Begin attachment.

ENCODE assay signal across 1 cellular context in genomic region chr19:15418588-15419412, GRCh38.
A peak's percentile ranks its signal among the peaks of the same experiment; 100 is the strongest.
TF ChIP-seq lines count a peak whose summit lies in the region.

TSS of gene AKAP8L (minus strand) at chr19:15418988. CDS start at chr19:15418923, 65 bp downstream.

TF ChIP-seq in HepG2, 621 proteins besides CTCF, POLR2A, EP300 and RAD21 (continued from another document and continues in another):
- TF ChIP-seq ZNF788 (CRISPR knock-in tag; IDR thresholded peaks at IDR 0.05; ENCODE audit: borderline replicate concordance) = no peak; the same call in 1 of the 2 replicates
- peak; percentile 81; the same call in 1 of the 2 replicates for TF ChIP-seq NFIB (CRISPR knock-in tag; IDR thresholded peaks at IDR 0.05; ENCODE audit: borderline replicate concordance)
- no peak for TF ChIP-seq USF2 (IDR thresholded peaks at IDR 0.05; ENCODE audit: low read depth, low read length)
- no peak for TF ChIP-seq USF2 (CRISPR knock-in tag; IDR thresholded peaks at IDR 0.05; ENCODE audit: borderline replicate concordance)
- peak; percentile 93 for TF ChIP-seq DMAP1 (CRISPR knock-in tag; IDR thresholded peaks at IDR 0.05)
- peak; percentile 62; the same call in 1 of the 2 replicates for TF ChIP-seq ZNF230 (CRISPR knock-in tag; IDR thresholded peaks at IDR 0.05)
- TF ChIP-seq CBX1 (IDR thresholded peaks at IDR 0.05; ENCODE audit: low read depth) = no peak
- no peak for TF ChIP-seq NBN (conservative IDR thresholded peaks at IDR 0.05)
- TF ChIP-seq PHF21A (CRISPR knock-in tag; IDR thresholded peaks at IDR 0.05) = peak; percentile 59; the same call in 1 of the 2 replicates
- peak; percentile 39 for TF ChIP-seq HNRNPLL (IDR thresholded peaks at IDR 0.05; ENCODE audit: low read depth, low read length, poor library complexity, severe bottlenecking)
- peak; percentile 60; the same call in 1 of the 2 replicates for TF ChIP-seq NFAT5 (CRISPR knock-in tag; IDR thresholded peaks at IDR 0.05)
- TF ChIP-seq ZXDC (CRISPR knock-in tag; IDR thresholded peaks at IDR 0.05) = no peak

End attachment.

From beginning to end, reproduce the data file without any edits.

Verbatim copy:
ENCODE assay signal across 1 cellular context in genomic region chr19:15418588-15419412, GRCh38.
A peak's percentile ranks its signal among the peaks of the same experiment; 100 is the strongest.
TF ChIP-seq lines count a peak whose summit lies in the region.

TSS of gene AKAP8L (minus strand) at chr19:15418988. CDS start at chr19:15418923, 65 bp downstream.

TF ChIP-seq in HepG2, 621 proteins besides CTCF, POLR2A, EP300 and RAD21 (continued from another document and continues in another):
- TF ChIP-seq ZNF788 (CRISPR knock-in tag; IDR thresholded peaks at IDR 0.05; ENCODE audit: borderline replicate concordance) = no peak; the same call in 1 of the 2 replicates
- peak; percentile 81; the same call in 1 of the 2 replicates for TF ChIP-seq NFIB (CRISPR knock-in tag; IDR thresholded peaks at IDR 0.05; ENCODE audit: borderline replicate concordance)
- no peak for TF ChIP-seq USF2 (IDR thresholded peaks at IDR 0.05; ENCODE audit: low read depth, low read length)
- no peak for TF ChIP-seq USF2 (CRISPR knock-in tag; IDR thresholded peaks at IDR 0.05; ENCODE audit: borderline replicate concordance)
- peak; percentile 93 for TF ChIP-seq DMAP1 (CRISPR knock-in tag; IDR thresholded peaks at IDR 0.05)
- peak; percentile 62; the same call in 1 of the 2 replicates for TF ChIP-seq ZNF230 (CRISPR knock-in tag; IDR thresholded peaks at IDR 0.05)
- TF ChIP-seq CBX1 (IDR thresholded peaks at IDR 0.05; ENCODE audit: low read depth) = no peak
- no peak for TF ChIP-seq NBN (conservative IDR thresholded peaks at IDR 0.05)
- TF ChIP-seq PHF21A (CRISPR knock-in tag; IDR thresholded peaks at IDR 0.05) = peak; percentile 59; the same call in 1 of the 2 replicates
- peak; percentile 39 for TF ChIP-seq HNRNPLL (IDR thresholded peaks at IDR 0.05; ENCODE audit: low read depth, low read length, poor library complexity, severe bottlenecking)
- peak; percentile 60; the same call in 1 of the 2 replicates for TF ChIP-seq NFAT5 (CRISPR knock-in tag; IDR thresholded peaks at IDR 0.05)
- TF ChIP-seq ZXDC (CRISPR knock-in tag; IDR thresholded peaks at IDR 0.05) = no peak